“The large, across-the-board price increases of popular, brand name prescription drugs appear to be an example of pharmaceutical companies taking advantage of their abusive market power to expand already-large profits. And the coordinated and timely price increases ring of political opportunism,” the lawmakers wrote.
One of the analyses by Steve Schondelmeyer of the University of Minnesota PRIME Institute found that drug manufacturers increased prices for 72% of all formulations of the 100 top-selling drugs in January 2022, with a 5.1% average price increase for brand name drug products. A separate analysis provided by Johns Hopkins University researchers revealed that manufacturers increased prices for 16 of the top-selling 20 Medicare Part D drugs in January 2022, by an average of 3.9%. Some drug prices skyrocketed. For example, manufacturers increased the price of Humira, used to treat autoimmune diseases, by 7.4%. The price of a three-month supply of the cancer drug Revlimid increased by nearly $3,600 in January, and the price of the breast cancer drug Ibrance increased by over $900.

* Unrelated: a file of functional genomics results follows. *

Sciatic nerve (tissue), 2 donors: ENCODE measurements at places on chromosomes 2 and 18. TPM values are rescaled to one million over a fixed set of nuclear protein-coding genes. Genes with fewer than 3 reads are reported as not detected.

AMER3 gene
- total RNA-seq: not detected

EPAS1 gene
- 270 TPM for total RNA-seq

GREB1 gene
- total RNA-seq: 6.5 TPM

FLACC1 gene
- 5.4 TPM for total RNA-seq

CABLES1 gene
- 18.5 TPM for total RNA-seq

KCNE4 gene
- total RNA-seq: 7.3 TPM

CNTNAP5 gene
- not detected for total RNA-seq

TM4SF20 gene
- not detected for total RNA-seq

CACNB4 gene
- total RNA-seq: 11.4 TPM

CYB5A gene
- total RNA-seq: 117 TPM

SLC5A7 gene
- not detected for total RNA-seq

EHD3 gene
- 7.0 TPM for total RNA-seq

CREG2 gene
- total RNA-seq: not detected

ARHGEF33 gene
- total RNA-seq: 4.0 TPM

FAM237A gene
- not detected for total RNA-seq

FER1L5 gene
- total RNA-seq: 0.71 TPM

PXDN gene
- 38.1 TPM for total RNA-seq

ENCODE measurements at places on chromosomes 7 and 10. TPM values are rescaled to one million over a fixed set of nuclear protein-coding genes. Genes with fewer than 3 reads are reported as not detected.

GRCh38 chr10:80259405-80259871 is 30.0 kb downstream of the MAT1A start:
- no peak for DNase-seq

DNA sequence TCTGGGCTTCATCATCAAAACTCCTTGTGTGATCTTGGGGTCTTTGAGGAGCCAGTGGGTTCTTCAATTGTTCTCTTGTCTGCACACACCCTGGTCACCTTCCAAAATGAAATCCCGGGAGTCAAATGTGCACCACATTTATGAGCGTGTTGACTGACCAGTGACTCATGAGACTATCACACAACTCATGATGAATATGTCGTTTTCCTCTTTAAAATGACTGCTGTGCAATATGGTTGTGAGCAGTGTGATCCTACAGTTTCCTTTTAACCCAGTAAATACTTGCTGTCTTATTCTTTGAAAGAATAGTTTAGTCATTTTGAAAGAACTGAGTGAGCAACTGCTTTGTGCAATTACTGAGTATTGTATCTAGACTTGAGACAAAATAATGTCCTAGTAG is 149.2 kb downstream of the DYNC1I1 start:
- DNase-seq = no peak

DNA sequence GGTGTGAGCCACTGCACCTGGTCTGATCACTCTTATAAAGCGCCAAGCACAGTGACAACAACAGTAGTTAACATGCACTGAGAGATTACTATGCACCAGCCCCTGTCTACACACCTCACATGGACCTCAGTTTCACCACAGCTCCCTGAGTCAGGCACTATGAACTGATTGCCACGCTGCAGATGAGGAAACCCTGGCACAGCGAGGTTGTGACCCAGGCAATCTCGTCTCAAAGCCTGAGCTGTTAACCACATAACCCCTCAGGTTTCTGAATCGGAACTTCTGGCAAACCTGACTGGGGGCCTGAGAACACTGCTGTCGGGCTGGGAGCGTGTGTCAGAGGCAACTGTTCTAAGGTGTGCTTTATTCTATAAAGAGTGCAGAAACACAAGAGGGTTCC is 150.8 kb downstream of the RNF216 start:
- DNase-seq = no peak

As Congress considered legislation to lower drug prices last year, PhRMA and lobbyists for big pharmaceutical companies fought against pieces of the legislation aimed at lowering costs for Americans. Provisions in President Biden’s legislative proposal would improve and expand Medicare and Medicaid; allow Medicare to negotiate with drug manufacturers for lower prices; cut costs for older Americans and people with disabilities; and impose new penalties on manufacturers to prevent rapid drug price increases that spike more inflation. But when the legislation stalled in December 2021, so did the threat to pharmaceutical manufacturers’ price gouging practices. The lawmakers slammed drug manufacturers’ almost immediate price hikes at the expense of middle-class families.